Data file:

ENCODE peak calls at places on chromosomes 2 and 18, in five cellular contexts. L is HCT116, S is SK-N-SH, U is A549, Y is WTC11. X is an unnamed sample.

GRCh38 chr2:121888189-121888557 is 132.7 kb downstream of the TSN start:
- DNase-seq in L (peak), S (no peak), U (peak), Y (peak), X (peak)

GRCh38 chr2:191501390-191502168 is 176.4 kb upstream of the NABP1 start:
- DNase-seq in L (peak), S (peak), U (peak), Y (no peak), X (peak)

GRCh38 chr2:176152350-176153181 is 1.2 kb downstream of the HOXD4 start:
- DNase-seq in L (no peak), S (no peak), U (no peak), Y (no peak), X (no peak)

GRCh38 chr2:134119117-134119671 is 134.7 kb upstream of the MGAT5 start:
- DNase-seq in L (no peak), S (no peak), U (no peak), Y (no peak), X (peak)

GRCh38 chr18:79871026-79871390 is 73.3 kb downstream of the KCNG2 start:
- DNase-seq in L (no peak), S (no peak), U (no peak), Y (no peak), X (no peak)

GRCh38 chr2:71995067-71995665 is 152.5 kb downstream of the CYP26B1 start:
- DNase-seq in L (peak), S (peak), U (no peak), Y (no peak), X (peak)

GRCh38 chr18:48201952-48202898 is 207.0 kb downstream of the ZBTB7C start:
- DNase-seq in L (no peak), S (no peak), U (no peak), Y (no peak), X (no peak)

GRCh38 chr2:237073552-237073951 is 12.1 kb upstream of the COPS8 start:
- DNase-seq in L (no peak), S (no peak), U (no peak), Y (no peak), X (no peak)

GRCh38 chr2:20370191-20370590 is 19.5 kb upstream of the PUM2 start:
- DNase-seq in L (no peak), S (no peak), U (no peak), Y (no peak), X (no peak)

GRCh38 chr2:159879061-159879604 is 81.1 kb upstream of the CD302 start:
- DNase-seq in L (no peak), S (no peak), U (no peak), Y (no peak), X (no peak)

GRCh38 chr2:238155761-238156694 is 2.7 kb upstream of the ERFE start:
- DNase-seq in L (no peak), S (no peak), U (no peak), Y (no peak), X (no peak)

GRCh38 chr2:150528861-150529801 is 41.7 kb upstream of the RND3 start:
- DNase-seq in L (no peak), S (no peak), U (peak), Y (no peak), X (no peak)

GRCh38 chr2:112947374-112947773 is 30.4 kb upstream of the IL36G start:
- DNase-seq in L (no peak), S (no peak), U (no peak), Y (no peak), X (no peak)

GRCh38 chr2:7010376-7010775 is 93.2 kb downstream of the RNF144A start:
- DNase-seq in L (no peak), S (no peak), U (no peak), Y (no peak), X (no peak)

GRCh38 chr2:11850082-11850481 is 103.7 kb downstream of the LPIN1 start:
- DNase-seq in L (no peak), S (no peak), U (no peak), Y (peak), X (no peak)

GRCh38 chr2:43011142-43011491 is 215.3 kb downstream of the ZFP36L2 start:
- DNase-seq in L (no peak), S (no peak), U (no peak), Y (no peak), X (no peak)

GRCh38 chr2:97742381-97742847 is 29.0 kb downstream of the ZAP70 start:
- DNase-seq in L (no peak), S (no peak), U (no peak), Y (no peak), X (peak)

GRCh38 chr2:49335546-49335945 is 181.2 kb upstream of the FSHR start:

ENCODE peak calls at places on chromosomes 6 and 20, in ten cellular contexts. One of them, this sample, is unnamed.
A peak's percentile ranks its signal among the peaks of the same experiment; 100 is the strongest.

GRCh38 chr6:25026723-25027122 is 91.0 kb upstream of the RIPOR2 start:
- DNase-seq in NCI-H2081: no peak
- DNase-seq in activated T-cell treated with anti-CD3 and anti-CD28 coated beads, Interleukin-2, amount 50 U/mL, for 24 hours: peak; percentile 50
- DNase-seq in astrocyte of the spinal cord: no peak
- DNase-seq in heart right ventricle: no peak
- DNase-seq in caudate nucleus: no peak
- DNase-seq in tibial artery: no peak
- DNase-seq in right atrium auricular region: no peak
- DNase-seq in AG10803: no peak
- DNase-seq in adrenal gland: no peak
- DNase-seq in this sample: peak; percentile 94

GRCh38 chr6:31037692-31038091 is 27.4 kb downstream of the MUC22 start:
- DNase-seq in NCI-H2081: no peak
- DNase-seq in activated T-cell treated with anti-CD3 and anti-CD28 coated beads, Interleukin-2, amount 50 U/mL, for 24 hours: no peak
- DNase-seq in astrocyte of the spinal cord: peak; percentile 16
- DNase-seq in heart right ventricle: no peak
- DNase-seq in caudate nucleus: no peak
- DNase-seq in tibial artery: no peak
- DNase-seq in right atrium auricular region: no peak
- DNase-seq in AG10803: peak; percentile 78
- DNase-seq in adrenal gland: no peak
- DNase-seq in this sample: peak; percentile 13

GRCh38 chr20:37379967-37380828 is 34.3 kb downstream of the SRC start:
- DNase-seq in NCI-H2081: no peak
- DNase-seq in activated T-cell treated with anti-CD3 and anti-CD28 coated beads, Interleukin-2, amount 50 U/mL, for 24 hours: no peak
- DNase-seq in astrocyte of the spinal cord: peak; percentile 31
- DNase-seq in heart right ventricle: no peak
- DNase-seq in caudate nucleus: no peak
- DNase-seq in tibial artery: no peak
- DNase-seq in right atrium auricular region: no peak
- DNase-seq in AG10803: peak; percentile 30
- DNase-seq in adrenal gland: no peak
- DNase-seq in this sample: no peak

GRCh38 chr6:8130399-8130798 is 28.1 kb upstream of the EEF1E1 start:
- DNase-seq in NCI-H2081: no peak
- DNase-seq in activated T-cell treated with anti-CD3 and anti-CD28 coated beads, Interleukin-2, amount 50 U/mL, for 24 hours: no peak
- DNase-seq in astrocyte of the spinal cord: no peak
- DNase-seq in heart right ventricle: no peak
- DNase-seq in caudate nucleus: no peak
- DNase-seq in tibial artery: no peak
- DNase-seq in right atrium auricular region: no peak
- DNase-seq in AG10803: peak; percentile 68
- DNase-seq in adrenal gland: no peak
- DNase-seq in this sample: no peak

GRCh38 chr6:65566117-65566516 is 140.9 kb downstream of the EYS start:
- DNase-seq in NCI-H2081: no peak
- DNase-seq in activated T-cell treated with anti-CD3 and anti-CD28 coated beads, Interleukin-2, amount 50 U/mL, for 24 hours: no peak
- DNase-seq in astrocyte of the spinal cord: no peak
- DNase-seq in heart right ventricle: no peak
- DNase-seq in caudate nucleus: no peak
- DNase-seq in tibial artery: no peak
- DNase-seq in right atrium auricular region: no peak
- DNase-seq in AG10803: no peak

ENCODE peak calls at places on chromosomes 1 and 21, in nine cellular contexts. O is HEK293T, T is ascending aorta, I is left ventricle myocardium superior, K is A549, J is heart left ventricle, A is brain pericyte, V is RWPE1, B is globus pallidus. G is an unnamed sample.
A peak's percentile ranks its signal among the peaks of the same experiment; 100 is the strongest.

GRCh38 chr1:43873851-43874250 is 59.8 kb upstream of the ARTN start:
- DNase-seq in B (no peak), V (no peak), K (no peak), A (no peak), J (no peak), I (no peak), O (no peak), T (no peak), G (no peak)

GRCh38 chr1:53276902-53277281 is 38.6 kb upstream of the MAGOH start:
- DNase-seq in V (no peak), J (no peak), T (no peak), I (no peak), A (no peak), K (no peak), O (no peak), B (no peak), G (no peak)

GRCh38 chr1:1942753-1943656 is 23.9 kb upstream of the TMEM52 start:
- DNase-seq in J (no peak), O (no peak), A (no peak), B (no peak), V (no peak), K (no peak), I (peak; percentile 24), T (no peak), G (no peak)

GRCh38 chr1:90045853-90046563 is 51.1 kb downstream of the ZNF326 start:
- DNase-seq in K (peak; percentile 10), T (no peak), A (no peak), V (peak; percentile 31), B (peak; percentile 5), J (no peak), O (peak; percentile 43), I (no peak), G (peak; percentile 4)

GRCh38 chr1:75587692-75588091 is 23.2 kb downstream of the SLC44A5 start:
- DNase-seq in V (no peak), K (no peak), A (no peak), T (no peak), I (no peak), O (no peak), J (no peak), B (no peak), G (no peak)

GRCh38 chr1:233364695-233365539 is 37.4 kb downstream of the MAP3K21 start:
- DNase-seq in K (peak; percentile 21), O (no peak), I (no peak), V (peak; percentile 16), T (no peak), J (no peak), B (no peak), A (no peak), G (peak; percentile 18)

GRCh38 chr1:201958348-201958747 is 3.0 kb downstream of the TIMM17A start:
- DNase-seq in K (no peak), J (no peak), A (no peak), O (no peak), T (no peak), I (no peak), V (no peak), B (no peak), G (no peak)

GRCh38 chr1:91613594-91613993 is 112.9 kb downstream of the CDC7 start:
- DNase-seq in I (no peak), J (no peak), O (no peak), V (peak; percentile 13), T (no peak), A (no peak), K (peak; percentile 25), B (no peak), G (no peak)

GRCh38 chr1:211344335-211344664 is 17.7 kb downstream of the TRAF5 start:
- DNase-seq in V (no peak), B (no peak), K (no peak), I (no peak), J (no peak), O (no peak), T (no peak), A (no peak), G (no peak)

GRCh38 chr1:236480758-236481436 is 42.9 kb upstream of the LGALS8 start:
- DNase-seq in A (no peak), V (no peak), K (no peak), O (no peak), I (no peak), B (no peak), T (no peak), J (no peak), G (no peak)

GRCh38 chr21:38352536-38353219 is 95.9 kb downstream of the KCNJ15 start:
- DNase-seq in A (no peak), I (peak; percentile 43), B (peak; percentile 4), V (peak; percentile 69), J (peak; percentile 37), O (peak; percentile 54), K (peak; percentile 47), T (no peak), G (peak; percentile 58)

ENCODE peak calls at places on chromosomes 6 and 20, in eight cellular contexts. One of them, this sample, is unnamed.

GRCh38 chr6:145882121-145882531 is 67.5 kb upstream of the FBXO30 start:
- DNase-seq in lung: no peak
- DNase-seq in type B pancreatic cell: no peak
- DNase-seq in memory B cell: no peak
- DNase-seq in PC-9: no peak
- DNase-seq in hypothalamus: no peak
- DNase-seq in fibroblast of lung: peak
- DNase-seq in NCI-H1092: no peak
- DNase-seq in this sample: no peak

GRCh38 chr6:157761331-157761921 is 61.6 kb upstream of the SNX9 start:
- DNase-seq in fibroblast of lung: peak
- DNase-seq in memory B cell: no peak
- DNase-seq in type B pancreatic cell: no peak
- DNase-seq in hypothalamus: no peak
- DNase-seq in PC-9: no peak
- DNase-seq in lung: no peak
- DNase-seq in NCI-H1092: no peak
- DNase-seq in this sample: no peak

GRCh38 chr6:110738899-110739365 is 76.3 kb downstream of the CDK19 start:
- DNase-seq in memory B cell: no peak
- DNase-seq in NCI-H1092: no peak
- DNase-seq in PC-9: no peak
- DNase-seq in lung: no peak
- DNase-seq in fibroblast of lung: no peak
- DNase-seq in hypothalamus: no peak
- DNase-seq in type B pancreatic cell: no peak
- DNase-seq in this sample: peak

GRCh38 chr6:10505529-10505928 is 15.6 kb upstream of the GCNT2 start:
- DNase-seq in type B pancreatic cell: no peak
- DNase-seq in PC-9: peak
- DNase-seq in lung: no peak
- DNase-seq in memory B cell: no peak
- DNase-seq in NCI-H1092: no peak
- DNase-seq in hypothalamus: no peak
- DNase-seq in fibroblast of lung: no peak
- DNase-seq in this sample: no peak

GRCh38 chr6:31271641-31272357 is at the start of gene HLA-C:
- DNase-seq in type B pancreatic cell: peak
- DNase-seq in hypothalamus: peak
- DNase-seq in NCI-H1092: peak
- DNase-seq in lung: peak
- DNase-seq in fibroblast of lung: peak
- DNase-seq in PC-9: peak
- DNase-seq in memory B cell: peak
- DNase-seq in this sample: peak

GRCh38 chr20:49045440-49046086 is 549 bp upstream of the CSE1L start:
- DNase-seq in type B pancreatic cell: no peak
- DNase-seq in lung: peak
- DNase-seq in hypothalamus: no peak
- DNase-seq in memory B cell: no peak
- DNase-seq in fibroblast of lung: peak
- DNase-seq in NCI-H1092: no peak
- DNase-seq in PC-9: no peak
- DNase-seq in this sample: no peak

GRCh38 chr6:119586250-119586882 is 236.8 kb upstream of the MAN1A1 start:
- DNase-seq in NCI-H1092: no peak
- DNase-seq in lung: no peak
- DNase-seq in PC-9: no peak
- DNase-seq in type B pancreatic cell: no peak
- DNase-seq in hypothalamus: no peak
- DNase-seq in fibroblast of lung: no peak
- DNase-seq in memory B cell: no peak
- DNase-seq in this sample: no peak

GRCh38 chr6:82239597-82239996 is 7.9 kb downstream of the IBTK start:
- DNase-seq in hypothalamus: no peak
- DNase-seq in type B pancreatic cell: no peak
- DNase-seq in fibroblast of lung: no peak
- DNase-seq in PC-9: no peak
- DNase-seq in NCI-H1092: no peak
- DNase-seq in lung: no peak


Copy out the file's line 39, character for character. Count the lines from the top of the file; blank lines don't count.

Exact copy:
GRCh38 chr6:25026723-25027122 is 91.0 kb upstream of the RIPOR2 start: